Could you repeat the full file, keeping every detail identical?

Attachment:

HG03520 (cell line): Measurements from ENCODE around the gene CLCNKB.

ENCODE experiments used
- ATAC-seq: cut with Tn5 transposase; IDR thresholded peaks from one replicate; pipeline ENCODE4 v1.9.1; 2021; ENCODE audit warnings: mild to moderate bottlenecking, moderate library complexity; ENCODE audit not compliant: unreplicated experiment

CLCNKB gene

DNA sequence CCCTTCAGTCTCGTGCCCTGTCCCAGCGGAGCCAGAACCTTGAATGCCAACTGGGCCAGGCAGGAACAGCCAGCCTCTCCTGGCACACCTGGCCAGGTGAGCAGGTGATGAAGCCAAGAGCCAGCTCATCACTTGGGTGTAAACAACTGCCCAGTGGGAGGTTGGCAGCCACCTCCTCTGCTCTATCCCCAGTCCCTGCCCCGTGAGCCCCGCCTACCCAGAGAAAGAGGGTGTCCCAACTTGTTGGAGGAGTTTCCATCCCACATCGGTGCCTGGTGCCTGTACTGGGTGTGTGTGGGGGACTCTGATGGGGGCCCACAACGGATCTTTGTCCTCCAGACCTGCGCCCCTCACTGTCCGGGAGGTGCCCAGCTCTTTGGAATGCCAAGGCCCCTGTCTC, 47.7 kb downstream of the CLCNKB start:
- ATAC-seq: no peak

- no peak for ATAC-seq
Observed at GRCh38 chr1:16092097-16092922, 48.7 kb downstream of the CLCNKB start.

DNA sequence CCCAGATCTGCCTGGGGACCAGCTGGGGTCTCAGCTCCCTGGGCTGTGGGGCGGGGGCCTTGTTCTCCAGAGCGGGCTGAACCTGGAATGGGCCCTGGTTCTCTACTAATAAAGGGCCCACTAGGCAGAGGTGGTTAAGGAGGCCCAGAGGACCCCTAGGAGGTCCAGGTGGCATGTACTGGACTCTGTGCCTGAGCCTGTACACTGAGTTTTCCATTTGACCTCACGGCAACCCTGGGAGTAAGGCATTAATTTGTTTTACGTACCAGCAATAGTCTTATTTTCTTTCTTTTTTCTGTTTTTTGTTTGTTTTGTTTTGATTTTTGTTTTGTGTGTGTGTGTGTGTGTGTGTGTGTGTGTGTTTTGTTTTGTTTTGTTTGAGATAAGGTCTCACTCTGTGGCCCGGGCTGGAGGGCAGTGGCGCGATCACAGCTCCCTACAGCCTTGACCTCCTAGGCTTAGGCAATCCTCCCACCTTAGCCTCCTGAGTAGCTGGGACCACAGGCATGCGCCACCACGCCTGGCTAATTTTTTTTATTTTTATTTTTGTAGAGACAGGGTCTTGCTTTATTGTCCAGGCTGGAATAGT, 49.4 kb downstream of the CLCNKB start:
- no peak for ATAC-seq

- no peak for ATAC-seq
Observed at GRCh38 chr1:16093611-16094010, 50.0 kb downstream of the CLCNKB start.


HG03520 (cell line): Measurements from ENCODE around the gene CLCNKB.

ENCODE experiments used
- ATAC-seq: cut with Tn5 transposase; IDR thresholded peaks from one replicate; pipeline ENCODE4 v1.9.1; 2021; ENCODE audit warnings: mild to moderate bottlenecking, moderate library complexity; ENCODE audit not compliant: unreplicated experiment

CLCNKB gene

DNA sequence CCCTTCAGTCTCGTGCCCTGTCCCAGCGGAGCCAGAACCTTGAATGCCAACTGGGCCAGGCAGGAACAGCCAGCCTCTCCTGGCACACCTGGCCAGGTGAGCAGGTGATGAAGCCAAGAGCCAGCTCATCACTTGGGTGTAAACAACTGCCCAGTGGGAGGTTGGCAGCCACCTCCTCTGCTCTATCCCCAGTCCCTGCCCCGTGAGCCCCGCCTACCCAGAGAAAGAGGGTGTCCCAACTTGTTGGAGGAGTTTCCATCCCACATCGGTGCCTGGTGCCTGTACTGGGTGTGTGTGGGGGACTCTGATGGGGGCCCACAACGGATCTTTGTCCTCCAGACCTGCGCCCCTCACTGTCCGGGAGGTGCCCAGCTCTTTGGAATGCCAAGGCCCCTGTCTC, 47.7 kb downstream of the CLCNKB start:
- ATAC-seq: no peak

- no peak for ATAC-seq
Observed at GRCh38 chr1:16092097-16092922, 48.7 kb downstream of the CLCNKB start.

DNA sequence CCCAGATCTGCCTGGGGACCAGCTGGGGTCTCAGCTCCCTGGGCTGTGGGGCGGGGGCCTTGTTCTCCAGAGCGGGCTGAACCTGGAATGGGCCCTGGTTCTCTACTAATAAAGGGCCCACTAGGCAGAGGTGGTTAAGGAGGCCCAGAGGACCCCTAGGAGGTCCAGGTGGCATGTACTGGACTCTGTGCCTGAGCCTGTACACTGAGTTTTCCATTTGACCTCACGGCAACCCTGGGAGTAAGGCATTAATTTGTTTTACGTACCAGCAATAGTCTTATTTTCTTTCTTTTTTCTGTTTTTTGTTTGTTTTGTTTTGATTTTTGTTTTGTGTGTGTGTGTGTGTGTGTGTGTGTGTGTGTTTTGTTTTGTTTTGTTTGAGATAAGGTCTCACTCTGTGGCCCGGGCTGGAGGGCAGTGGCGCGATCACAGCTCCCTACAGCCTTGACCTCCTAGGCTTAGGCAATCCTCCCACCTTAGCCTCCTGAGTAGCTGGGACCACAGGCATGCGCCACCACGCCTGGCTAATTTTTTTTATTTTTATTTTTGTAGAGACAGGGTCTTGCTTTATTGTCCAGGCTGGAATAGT, 49.4 kb downstream of the CLCNKB start:
- no peak for ATAC-seq

- no peak for ATAC-seq
Observed at GRCh38 chr1:16093611-16094010, 50.0 kb downstream of the CLCNKB start.